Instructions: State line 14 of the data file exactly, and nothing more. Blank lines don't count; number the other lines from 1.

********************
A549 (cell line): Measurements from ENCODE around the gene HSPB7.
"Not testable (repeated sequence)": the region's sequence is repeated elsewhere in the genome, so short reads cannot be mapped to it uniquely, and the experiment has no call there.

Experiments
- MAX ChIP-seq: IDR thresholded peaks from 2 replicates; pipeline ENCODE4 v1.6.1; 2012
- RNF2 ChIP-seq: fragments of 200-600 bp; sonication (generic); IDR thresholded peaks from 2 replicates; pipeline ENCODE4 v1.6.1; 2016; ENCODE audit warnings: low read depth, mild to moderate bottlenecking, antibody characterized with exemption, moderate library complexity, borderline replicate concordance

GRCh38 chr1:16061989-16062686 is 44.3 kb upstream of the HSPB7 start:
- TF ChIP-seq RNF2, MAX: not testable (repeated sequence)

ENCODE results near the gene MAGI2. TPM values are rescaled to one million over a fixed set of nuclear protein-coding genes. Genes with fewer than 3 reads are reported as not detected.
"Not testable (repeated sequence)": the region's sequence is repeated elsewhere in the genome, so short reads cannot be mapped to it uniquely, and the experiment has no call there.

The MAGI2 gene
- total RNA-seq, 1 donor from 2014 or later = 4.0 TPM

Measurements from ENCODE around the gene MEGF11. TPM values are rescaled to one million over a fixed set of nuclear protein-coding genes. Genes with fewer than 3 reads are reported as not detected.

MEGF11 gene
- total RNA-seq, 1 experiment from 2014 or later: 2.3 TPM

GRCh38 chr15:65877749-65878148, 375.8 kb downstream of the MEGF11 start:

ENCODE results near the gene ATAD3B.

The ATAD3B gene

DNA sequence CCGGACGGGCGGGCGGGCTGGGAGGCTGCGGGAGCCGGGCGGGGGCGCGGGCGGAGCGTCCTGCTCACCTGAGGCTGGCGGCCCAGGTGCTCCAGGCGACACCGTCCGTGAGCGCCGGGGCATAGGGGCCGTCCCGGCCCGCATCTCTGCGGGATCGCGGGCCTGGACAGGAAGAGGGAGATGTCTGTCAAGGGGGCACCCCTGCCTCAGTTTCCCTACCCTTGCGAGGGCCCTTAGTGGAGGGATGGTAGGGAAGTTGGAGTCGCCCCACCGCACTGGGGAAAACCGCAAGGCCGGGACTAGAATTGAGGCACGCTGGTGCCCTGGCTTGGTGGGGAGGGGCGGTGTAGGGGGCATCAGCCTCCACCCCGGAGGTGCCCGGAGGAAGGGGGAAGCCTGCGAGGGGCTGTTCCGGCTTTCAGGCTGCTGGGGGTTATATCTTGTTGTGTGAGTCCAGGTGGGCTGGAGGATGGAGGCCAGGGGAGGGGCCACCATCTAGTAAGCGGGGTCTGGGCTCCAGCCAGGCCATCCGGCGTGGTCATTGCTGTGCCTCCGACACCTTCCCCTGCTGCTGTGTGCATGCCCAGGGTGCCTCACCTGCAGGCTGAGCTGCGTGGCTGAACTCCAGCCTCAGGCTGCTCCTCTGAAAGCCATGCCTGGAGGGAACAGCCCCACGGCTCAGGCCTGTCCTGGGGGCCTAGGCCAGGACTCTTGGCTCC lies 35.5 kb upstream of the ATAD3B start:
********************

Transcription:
- total RNA-seq, 1 experiment from 2014 or later: 2.3 TPM